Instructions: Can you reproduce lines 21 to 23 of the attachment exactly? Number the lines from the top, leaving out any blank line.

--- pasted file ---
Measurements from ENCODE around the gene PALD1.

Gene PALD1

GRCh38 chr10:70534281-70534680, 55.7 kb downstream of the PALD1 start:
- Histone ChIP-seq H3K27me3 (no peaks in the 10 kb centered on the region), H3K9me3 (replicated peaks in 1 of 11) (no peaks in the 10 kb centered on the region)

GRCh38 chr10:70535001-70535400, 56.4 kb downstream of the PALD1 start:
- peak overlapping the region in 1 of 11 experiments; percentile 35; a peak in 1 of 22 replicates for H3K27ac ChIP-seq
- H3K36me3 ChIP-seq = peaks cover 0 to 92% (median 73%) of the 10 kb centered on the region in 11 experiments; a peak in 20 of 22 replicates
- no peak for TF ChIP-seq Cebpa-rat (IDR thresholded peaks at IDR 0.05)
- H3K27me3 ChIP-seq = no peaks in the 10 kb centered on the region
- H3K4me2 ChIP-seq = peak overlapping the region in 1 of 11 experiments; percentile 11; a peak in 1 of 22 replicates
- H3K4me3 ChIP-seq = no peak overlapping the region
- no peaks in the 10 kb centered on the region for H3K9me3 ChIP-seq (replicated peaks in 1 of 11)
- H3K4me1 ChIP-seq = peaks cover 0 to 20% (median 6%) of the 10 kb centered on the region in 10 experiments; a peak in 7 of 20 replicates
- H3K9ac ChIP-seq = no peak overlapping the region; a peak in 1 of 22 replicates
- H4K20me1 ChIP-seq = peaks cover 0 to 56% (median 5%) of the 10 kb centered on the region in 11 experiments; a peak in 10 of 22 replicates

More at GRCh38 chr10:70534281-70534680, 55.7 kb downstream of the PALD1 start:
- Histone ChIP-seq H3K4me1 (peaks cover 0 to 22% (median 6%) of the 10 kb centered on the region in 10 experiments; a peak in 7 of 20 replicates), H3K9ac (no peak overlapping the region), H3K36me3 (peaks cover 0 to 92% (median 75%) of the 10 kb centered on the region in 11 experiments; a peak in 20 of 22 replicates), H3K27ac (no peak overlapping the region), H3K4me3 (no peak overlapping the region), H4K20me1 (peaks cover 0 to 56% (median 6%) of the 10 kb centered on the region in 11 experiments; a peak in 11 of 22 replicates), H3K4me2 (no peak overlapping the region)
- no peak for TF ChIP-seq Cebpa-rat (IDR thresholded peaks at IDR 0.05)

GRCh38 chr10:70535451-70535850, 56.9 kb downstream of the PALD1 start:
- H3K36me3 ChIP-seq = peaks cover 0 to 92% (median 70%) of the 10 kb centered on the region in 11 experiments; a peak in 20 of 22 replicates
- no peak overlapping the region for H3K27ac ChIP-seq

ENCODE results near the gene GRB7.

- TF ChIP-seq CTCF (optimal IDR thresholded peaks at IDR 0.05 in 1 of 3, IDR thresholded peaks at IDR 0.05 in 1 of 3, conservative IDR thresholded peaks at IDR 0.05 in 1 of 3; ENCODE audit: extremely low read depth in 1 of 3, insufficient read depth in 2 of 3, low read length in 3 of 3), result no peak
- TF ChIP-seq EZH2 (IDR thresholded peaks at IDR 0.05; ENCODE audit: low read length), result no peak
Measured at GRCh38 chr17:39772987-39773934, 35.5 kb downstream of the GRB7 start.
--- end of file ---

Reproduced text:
- no peak overlapping the region for H3K27ac ChIP-seq

ENCODE results near the gene GRB7.

- TF ChIP-seq CTCF (optimal IDR thresholded peaks at IDR 0.05 in 1 of 3, IDR thresholded peaks at IDR 0.05 in 1 of 3, conservative IDR thresholded peaks at IDR 0.05 in 1 of 3; ENCODE audit: extremely low read depth in 1 of 3, insufficient read depth in 2 of 3, low read length in 3 of 3), result no peak